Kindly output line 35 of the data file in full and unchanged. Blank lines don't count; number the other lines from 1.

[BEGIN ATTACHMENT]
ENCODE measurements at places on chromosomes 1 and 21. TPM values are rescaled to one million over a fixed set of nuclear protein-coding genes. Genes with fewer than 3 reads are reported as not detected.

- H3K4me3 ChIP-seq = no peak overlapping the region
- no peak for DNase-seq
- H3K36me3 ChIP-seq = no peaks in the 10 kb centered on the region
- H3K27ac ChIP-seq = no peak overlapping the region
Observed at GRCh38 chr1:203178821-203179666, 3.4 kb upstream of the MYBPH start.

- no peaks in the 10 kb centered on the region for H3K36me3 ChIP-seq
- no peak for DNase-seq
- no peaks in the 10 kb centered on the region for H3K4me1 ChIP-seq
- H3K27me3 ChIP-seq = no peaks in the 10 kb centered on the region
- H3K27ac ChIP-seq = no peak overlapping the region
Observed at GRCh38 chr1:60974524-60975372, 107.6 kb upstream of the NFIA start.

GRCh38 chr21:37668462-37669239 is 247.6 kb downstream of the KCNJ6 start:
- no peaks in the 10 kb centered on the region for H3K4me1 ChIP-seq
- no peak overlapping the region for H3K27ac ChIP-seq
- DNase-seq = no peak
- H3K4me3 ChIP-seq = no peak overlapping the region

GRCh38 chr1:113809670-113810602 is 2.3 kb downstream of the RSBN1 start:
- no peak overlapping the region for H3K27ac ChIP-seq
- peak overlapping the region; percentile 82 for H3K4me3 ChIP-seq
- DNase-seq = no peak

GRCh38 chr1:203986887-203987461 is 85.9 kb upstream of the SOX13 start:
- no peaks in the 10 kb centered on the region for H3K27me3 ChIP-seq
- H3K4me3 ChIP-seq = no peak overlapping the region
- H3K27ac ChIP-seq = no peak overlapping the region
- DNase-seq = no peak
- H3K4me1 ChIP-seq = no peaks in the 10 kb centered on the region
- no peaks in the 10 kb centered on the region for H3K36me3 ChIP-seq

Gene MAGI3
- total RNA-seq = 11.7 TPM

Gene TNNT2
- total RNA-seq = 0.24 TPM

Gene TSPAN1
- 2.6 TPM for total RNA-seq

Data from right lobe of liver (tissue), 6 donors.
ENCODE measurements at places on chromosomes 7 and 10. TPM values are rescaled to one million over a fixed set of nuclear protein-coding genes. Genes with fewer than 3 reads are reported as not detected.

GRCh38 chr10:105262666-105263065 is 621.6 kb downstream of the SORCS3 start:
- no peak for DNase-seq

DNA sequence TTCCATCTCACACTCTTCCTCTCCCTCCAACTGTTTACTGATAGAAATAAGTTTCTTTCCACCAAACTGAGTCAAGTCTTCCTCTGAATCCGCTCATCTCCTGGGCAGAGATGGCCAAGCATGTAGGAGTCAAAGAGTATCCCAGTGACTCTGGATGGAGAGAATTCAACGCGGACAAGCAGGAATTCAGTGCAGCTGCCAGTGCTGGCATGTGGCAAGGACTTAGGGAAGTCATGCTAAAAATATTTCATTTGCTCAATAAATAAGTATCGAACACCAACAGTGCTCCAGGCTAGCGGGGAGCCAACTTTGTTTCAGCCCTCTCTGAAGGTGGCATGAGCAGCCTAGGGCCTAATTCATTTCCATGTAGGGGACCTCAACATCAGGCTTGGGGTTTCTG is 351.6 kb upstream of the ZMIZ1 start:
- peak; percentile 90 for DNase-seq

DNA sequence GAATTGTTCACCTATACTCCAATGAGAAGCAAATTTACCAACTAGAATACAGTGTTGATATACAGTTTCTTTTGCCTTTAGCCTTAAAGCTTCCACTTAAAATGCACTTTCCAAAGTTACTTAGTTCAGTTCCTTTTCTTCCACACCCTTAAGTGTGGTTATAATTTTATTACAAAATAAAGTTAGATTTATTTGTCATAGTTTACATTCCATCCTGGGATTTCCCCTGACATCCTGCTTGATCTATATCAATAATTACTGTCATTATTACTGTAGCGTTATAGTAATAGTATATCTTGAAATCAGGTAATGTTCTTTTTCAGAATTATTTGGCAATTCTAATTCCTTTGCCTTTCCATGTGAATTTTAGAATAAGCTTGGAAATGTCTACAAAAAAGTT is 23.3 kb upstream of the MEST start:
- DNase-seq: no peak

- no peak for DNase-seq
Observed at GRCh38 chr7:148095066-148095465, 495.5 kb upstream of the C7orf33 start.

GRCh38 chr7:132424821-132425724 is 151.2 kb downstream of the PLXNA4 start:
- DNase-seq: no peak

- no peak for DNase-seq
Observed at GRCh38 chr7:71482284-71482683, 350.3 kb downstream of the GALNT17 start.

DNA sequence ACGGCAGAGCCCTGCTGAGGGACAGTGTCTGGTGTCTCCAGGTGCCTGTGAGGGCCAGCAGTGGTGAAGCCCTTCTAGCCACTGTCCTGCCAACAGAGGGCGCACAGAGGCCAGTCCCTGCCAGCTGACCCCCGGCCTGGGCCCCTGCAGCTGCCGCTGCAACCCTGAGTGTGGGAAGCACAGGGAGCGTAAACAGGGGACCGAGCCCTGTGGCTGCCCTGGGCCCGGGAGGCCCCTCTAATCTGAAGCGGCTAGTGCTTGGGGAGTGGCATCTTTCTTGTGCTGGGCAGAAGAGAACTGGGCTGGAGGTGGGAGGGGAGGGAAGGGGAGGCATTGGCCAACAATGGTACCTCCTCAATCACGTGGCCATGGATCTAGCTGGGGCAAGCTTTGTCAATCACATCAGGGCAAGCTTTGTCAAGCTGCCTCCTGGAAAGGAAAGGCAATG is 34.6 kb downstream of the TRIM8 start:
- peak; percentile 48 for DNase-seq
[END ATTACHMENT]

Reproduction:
Data from right lobe of liver (tissue), 6 donors.